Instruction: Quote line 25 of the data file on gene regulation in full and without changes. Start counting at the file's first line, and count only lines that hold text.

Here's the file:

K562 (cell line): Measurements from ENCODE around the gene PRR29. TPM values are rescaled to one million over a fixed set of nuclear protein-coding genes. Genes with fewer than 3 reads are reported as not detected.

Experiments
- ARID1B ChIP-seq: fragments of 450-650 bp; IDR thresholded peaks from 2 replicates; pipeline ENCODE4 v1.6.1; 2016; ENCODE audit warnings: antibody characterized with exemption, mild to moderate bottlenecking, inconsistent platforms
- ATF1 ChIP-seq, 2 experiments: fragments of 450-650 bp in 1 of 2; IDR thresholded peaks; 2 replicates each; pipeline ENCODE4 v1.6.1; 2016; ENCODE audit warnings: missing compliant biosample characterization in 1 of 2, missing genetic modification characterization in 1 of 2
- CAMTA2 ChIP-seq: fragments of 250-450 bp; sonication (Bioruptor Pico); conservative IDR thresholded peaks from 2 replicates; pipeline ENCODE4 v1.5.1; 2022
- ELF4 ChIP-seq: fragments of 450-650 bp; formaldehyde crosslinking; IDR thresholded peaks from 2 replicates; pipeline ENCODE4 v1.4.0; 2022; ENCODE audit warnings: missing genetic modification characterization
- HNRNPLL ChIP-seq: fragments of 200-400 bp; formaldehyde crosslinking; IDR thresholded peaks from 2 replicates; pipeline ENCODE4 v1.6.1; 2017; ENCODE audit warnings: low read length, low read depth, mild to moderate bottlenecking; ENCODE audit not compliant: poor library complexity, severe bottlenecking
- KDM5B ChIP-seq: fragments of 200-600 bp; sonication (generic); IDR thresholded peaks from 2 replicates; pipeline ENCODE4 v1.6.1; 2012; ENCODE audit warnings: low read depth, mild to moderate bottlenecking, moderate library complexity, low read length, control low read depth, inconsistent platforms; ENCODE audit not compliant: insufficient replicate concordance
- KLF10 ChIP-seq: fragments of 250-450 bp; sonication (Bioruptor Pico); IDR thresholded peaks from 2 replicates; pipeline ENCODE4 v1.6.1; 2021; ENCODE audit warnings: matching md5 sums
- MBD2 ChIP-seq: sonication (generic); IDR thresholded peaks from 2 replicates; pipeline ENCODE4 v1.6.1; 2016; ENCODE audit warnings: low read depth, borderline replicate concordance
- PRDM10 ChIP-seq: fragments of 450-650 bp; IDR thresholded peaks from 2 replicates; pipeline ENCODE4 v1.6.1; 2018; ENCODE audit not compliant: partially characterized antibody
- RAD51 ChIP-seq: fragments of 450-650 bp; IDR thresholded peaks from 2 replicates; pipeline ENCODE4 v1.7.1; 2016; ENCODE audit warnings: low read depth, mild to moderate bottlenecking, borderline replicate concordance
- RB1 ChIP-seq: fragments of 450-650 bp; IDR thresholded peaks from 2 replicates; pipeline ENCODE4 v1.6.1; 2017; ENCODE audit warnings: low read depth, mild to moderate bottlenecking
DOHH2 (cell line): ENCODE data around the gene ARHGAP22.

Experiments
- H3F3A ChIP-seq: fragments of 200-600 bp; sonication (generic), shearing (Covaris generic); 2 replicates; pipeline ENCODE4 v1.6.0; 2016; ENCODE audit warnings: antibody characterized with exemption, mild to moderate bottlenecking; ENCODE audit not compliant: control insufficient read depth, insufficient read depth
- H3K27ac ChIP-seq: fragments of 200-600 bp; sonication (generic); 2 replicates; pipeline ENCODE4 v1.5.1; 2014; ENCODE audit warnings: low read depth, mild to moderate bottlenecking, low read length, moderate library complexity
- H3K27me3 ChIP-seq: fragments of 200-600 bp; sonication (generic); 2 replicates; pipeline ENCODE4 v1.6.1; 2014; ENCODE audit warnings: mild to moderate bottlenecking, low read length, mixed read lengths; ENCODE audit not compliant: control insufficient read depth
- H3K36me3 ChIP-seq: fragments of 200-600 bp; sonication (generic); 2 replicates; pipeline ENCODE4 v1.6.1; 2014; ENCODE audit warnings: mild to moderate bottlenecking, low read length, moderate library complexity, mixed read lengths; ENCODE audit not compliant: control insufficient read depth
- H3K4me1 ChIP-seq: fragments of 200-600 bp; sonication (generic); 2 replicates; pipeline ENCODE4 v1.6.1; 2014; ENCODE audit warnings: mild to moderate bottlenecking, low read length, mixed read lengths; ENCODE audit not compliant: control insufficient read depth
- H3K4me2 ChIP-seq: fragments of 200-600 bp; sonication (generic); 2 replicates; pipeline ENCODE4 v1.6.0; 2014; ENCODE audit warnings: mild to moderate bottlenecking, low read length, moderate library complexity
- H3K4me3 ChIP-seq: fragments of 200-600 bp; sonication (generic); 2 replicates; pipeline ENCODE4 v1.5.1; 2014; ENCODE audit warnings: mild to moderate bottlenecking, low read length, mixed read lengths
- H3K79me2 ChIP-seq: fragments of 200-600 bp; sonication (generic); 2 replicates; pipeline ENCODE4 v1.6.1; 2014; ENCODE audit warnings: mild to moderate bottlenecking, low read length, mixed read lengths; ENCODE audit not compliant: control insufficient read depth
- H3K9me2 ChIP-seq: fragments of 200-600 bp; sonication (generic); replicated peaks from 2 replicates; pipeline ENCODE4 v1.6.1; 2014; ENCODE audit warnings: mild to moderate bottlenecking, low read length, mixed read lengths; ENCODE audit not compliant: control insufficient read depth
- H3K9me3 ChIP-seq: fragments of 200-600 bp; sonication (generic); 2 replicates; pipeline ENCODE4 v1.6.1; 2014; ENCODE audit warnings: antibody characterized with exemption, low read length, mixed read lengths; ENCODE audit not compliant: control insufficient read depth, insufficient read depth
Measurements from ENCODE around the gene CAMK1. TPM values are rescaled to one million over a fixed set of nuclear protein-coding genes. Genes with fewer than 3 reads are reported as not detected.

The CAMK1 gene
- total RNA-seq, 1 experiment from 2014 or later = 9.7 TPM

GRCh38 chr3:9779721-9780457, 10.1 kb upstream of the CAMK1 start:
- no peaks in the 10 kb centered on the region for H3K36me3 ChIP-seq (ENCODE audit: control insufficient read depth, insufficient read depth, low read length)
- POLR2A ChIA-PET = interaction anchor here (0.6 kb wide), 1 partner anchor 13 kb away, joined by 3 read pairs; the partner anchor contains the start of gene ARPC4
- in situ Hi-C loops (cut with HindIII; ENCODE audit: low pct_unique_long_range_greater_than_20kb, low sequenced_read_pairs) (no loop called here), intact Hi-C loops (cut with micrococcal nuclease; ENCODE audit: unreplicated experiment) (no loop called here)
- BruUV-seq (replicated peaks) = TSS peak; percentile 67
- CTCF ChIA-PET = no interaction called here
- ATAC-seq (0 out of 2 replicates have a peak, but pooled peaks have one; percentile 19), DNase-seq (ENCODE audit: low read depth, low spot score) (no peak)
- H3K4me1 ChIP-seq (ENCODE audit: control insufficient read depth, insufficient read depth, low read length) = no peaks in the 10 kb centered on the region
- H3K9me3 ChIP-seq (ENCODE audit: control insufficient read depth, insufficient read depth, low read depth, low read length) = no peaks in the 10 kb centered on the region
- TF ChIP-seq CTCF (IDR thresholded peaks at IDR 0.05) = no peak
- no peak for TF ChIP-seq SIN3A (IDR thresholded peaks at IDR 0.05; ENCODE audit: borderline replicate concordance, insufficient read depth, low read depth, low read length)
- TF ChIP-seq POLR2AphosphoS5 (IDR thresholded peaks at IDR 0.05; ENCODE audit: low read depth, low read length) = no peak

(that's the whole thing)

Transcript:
- H3K9me3 ChIP-seq: fragments of 200-600 bp; sonication (generic); 2 replicates; pipeline ENCODE4 v1.6.1; 2014; ENCODE audit warnings: antibody characterized with exemption, low read length, mixed read lengths; ENCODE audit not compliant: control insufficient read depth, insufficient read depth